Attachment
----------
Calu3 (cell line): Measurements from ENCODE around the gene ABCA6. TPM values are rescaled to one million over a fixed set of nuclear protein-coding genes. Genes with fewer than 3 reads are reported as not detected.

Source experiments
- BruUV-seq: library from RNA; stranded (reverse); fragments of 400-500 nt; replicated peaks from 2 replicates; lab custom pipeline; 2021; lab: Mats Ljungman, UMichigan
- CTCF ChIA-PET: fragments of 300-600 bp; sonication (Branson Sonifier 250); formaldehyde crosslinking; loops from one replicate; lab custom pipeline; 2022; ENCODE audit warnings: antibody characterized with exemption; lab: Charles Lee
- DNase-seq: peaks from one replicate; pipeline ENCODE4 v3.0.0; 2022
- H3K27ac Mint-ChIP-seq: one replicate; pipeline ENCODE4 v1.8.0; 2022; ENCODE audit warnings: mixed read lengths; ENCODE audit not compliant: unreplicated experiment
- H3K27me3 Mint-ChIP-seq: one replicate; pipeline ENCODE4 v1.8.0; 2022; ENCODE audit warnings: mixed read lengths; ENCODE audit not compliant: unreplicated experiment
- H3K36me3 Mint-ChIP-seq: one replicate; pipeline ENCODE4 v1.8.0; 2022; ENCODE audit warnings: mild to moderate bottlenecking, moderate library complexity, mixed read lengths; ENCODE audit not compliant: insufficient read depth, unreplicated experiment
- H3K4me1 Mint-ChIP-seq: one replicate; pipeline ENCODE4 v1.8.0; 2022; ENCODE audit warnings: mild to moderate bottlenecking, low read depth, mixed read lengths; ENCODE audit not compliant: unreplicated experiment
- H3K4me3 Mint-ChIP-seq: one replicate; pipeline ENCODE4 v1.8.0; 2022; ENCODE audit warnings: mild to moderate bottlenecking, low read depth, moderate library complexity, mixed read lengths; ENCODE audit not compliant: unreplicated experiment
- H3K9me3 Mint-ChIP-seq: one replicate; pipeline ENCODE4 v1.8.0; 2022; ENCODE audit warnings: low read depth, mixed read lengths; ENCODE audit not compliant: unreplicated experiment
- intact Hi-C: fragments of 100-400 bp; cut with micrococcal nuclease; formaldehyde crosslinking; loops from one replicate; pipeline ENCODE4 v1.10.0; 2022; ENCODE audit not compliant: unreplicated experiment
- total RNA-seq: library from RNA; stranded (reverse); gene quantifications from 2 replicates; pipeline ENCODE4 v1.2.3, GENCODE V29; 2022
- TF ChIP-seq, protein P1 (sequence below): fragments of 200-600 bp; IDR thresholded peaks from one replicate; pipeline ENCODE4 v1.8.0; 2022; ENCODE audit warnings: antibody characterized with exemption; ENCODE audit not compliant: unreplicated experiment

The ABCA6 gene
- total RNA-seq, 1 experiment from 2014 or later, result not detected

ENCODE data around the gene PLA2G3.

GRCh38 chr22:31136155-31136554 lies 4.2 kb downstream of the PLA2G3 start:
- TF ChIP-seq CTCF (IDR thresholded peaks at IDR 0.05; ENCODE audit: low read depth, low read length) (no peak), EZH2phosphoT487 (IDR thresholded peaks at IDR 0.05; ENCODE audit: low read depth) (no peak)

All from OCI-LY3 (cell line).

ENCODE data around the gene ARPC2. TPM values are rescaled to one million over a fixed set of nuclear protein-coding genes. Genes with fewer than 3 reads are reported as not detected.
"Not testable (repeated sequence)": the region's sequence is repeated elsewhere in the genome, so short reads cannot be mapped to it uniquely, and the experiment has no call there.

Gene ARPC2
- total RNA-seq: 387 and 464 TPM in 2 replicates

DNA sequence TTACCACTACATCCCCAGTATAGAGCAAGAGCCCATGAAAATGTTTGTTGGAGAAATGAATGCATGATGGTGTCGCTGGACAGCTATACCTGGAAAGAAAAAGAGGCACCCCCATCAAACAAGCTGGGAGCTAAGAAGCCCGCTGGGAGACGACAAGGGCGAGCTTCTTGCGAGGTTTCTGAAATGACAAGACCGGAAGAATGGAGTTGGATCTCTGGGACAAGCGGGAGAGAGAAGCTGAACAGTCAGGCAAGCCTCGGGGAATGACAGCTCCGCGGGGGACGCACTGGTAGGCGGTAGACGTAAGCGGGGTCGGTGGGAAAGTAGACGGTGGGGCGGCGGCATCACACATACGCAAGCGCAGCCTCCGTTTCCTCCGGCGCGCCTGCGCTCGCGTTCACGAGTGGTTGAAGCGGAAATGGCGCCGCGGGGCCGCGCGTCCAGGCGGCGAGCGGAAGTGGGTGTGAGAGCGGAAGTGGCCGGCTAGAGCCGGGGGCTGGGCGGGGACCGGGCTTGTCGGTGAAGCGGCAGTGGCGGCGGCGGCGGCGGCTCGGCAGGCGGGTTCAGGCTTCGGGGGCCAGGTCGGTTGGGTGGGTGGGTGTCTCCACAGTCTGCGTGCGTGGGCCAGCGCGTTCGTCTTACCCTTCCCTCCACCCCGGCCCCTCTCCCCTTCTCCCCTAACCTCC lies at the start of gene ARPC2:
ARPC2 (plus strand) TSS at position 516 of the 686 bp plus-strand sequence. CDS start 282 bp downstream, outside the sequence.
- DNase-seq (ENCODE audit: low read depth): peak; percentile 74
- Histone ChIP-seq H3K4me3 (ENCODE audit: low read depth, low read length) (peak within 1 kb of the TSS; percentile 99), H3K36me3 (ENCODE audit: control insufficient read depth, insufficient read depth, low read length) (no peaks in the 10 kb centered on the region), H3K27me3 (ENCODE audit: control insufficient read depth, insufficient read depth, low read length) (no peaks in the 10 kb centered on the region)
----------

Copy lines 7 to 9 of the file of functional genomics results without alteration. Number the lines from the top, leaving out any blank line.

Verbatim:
- H3K27me3 Mint-ChIP-seq: one replicate; pipeline ENCODE4 v1.8.0; 2022; ENCODE audit warnings: mixed read lengths; ENCODE audit not compliant: unreplicated experiment
- H3K36me3 Mint-ChIP-seq: one replicate; pipeline ENCODE4 v1.8.0; 2022; ENCODE audit warnings: mild to moderate bottlenecking, moderate library complexity, mixed read lengths; ENCODE audit not compliant: insufficient read depth, unreplicated experiment
- H3K4me1 Mint-ChIP-seq: one replicate; pipeline ENCODE4 v1.8.0; 2022; ENCODE audit warnings: mild to moderate bottlenecking, low read depth, mixed read lengths; ENCODE audit not compliant: unreplicated experiment